Child care has been a growing issue in Whistler in recent years, with changes to the federal funding formula, the proposed closure of the Teddy Bear Day Care at Millennium Place, and most recently the closure of programs for kids aged three to 36 months at Spring Creek because of a lack of provincially certified staff. More than 100 children are currently on the waitlist for the Nesters facility.
In order to determine what the current and future child care needs of local parents are, as well as their preferred mode of delivery, the Resort Municipality of Whistler launched an online survey this week similar to one conducted on the North Shore at www.arboreducational.com. You can answer the survey online, or request a PDF version. The deadline for responding is Dec. 31, although it may be pushed back to get a wider sampling of opinion.
According to Councillor Ralph Forsyth, who led the battle to save the Teddy Bear Daycare, the survey has been in the works for a long time.
“It goes back more than a year and a half ago when (the Whistler Children’s Centre) came to council for $120,000 in emergency funding,” he said. “They ended up getting about $70,000, but I called up Kari Gaudet to find out what was happening and why things weren’t going so well for child care. That led to more talks and meetings over the last year, including regional meetings, to really get a pulse on what was happening.”
That in turn led to the creation of a Child Care working group, which meets every second month to discuss issues. The proposed closure of the Teddy Bear Daycare this past June, however, was the catalyst to action, says Forsyth. “Those were spaces we didn’t know if we could afford to lose,” he said.
The Whistler Millennium Place board made the decision based on the low number of older kids using the program. At the time Forsyth said he could have supported another group using the facility in the short term, but he drew the line at any permanent change that would prevent it from ever serving as a daycare again.
“The bottom line is that we don’t know what the need is going to be in the future, and once that space is gone, it’s gone,” he said.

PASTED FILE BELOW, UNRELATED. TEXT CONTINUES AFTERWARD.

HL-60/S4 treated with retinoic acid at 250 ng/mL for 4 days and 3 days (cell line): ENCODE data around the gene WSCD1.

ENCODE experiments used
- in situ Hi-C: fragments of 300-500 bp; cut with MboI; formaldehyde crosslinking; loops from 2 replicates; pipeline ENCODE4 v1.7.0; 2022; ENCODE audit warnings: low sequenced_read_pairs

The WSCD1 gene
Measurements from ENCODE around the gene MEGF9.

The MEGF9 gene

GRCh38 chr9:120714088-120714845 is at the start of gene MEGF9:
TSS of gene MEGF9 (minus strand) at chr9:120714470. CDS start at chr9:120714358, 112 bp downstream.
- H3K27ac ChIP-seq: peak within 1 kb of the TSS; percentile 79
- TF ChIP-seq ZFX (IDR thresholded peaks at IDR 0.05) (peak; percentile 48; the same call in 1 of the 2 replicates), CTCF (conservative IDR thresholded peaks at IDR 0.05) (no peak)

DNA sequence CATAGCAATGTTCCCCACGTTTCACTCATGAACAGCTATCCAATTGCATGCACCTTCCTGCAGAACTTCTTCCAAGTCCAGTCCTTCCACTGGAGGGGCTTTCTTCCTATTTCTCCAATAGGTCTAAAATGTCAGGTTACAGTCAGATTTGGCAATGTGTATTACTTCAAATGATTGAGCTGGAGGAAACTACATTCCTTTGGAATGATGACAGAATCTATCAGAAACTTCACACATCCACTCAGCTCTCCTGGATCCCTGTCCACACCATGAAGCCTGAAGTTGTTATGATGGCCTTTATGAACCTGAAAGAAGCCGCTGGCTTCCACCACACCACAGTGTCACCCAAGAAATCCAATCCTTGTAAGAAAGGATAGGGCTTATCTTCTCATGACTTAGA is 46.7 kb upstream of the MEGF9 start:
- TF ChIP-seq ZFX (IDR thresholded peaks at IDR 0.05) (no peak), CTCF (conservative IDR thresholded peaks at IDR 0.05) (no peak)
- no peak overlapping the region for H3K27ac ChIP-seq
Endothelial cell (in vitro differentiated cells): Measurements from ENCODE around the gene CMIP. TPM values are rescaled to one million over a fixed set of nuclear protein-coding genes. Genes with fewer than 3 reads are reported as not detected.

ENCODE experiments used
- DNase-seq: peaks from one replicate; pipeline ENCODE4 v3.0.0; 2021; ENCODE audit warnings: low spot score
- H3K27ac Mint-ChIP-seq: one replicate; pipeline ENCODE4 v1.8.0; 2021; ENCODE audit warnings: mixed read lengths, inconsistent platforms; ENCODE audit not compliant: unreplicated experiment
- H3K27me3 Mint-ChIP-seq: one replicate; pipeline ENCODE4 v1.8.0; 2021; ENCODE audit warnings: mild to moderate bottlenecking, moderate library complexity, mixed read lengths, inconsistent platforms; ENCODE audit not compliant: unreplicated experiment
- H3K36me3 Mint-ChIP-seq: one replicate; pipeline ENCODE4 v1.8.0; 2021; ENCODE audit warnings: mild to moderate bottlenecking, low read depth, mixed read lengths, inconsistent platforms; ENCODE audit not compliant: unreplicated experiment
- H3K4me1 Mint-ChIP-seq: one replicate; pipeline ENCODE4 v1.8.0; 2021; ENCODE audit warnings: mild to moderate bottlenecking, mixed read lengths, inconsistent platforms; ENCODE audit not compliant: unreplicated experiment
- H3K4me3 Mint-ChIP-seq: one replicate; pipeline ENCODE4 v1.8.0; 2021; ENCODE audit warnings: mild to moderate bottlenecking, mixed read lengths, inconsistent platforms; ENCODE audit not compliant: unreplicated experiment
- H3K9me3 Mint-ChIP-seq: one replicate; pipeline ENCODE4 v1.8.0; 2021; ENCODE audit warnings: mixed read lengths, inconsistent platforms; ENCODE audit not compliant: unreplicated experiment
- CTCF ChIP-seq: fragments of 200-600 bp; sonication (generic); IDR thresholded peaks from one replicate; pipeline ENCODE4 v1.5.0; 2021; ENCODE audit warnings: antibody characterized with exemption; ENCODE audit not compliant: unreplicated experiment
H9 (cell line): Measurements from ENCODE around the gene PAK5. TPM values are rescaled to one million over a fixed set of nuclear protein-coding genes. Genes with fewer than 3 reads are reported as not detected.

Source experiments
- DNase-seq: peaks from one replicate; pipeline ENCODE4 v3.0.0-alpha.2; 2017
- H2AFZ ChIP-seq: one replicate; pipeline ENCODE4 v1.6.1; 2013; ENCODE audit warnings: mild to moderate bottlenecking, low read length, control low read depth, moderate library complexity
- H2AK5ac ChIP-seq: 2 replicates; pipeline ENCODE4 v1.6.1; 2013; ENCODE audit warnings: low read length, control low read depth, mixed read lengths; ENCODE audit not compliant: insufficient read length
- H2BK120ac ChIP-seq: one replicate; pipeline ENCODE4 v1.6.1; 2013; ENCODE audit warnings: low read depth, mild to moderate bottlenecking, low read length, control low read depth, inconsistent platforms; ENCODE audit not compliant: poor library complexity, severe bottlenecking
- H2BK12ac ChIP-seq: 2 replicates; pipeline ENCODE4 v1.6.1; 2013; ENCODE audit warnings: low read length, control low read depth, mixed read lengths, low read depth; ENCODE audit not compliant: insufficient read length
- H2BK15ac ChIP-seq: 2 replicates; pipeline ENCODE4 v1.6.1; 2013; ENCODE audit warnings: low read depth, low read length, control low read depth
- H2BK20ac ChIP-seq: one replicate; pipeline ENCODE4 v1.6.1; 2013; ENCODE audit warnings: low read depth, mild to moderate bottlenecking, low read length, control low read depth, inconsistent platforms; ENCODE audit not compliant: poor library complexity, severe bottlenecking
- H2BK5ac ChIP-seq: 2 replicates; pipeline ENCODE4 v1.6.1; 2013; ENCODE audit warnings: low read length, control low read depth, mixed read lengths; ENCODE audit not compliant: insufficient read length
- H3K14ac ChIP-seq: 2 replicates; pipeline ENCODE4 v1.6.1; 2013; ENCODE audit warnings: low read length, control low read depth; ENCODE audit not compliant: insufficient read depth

The child care survey asks people what their needs and preferences are, whether they prefer the idea of centres or the option of creating in-house daycare centres through the village. It will also help determine future staffing needs.
But for Forsyth, the survey will also help the municipality plan for space.
“We need to know by 2020, if our population is 15,000, what our child care needs are going to be,” he said. “For example, we have Rainbow going in, and there’s a zoned property in there for daycare, but right now there’s nobody building it. We need to know what infrastructure we need, and whether it’s going to be in-house or not. Do we have to come up with a lot of money to build those spaces, or do we have to build it into future zoning?”
His main goal is to ensure that daycare is available. “The reality is, when parents are four or five months pregnant they have to get on the waitlist then or they might not get in when they need it,” he said. “It’s not a barometer of health for the whole community, but we need to find a way to make it work.”
Roger Weetman, manager of recreation services for the municipality, is in charge of the survey. He says they have received about 40 responces since the call went out, but is hoping for a wider survey.
“We have a lot of information available to us from Whistler 2020. We have access to birth rates for the last five years, access to school enrollment stats for the last five years, which is a great tool but it only provides us with so much information,” he said. “How parents plan to use daycare is a big question, and we felt the survey was important to give us that big picture.”
Weetman says the survey results could be organized into a report by the end of January if enough people submit surveys by the Dec. 31 date.
“Obviously this is a community issue that’s close to everybody,” he said. “This is literally motherhood and apple pie, and we have some serious challenges. It’s not unique to this community, it’s also a provincial if not a national issue, but this is something that the municipality decided to do to understand the scope of this issue in our community.”